This paper discusses the physical mechanism of the operation and construction of new electromagnetic-radiation detectors based on the emission of a hot-electron gas, which use the effect of variation of the thermionic-emission current in a semiconductor diode with a Schottky barrier when the absorbed radiation energy is directly transferred to the electron-gas system in the quasi-metallic layer of the barrier. The fact that the time to establish equilibrium inside the electron-gas system differs from the time to establish an equilibrium state between the electron gas and the phonon system makes it possible to increase the temperature of the electron gas and accordingly the thermionic-emission current without changing the temperature of the crystal lattice of the detector. It becomes possible in this case to detect radiation with quantum energy less than the height of the potential barrier of the Schottky diode and to significantly increase the limiting wavelength of the detector. Taking into account the fact that no thermal insulation of these detectors from the substrate is required, an example is given of how to construct the topological layout of a photodetector array.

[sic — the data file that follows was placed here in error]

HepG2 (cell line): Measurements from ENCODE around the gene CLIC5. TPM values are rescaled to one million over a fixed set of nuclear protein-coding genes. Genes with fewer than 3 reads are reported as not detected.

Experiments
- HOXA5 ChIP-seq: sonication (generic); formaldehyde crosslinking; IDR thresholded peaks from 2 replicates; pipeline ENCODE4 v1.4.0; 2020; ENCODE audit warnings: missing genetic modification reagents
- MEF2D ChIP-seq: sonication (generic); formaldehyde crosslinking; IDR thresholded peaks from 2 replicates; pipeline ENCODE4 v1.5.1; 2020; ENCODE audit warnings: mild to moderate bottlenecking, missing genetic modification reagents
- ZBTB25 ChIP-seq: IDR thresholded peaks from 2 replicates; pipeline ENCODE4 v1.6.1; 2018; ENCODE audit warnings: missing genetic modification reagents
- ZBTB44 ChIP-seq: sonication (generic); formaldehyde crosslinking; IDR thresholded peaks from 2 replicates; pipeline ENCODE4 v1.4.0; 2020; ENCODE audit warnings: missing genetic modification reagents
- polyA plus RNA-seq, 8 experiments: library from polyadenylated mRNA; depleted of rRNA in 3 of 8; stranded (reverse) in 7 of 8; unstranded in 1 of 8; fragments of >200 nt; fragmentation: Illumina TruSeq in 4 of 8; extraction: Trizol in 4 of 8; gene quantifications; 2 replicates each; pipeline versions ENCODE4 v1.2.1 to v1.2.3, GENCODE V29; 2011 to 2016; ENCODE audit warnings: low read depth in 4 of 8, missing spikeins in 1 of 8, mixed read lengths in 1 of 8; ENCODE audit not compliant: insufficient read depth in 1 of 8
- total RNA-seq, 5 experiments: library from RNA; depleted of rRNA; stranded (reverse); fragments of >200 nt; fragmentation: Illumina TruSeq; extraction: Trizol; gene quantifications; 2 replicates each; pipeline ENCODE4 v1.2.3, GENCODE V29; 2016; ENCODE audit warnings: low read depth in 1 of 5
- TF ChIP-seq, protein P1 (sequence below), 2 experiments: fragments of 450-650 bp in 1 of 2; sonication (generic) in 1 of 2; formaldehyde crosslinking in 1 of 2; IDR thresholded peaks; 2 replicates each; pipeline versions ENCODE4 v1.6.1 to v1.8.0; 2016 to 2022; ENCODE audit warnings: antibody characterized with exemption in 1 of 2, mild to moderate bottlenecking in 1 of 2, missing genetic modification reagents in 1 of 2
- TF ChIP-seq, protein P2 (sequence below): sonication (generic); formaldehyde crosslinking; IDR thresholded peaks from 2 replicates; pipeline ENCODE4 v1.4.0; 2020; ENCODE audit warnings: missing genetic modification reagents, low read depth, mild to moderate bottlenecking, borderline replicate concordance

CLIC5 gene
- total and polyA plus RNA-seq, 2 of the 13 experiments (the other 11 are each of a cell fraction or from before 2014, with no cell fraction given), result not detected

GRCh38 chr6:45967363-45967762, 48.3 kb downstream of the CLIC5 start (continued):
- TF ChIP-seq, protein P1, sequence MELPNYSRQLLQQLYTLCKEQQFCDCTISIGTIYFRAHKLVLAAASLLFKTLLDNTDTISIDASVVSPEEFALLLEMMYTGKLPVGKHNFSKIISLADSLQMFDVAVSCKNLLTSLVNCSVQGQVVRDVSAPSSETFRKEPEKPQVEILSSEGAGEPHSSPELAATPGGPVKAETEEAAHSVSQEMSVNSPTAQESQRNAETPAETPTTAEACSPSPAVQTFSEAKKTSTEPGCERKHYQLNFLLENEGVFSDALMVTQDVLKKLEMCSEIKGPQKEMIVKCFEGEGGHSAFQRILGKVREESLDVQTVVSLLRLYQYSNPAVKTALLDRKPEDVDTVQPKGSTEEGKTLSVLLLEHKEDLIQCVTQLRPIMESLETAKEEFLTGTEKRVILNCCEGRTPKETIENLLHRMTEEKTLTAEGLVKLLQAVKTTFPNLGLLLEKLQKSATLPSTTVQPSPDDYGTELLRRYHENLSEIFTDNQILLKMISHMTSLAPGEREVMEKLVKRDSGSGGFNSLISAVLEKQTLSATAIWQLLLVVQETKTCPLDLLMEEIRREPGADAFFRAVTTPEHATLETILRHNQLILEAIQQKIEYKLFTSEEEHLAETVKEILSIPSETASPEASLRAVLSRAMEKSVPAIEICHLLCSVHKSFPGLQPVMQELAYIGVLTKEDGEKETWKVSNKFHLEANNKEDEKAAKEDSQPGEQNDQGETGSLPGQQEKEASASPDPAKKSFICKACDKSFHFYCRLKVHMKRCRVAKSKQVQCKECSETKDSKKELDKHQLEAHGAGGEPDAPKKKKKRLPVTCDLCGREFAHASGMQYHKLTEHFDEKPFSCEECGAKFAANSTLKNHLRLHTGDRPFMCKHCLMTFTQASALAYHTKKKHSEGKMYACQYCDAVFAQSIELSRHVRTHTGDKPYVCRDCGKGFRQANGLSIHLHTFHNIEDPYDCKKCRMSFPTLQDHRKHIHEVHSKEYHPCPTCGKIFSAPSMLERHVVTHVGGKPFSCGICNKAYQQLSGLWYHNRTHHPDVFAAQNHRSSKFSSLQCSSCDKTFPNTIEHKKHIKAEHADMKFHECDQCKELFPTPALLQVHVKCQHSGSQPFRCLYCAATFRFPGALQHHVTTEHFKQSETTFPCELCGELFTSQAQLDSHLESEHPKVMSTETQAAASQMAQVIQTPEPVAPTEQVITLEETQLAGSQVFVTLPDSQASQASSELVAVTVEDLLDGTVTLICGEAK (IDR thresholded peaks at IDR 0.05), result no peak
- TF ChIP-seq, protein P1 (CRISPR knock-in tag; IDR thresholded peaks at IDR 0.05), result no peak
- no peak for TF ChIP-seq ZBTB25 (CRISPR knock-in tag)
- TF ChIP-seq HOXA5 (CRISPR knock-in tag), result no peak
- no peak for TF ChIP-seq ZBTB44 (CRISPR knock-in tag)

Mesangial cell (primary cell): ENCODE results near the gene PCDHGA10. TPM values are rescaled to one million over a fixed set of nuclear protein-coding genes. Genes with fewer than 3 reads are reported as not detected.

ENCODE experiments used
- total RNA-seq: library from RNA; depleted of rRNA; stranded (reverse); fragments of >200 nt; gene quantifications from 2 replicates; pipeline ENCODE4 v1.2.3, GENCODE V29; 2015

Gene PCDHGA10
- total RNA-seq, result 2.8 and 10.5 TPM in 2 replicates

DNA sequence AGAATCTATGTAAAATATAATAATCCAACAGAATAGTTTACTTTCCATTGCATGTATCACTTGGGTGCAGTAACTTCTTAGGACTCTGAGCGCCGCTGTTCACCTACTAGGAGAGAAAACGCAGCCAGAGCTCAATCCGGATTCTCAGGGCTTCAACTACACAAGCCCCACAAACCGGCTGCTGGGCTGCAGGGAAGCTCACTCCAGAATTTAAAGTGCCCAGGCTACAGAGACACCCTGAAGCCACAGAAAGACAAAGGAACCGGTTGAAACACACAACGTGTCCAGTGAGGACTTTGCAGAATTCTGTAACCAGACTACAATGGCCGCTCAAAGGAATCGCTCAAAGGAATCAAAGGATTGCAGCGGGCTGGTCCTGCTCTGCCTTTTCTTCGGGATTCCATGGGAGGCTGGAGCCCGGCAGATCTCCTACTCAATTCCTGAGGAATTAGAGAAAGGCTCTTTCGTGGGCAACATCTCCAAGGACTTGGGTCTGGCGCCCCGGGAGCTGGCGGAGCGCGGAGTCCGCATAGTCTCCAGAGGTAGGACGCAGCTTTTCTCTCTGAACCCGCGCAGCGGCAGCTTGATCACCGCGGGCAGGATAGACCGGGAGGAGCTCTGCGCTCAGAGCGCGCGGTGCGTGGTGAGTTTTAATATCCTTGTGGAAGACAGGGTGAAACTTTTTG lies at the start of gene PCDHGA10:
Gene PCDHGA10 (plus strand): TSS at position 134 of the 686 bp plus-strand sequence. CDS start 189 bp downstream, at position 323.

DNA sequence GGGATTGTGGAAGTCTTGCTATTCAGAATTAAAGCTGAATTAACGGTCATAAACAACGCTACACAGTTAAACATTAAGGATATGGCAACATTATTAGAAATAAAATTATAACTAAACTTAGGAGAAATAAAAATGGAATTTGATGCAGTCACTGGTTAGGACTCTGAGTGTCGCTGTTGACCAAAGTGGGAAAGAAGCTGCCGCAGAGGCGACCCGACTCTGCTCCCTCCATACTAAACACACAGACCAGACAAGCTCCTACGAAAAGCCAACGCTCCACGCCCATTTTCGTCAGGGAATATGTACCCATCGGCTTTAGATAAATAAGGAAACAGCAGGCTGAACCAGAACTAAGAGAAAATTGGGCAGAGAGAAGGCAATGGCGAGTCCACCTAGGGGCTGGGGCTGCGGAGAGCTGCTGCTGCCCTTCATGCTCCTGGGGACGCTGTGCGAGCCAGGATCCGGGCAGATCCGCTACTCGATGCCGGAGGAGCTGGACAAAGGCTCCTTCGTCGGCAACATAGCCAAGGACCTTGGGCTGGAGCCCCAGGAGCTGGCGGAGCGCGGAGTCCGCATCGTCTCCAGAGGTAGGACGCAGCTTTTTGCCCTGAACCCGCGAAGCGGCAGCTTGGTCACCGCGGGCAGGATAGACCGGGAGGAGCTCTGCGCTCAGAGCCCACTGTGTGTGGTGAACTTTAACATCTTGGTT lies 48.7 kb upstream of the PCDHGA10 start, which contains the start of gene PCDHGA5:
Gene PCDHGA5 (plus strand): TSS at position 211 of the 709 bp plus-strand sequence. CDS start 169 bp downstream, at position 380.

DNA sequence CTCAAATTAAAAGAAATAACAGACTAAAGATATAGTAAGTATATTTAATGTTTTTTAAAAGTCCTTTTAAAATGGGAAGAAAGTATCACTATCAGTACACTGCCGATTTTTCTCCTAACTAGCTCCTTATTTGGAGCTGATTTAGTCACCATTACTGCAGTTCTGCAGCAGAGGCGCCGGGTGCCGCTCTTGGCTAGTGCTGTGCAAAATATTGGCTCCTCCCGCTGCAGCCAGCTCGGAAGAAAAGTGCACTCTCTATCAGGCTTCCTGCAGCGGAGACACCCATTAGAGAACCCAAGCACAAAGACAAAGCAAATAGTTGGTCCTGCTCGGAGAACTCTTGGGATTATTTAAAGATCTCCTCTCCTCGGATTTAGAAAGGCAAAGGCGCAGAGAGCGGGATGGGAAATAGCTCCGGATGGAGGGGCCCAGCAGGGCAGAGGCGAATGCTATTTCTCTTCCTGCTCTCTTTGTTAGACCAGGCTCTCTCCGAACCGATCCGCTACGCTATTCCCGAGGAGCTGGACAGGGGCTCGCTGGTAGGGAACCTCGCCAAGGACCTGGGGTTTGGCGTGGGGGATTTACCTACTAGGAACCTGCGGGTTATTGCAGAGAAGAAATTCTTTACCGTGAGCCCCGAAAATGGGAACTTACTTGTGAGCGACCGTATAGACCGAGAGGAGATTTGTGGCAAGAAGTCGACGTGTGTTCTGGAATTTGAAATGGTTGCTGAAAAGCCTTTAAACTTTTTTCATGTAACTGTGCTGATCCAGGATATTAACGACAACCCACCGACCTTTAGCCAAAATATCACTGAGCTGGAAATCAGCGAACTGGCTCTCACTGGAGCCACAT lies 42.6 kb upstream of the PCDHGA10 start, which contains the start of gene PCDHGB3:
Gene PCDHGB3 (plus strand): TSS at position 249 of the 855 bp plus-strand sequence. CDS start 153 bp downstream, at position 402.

© 2008 Optical Society of AmericaPDF Article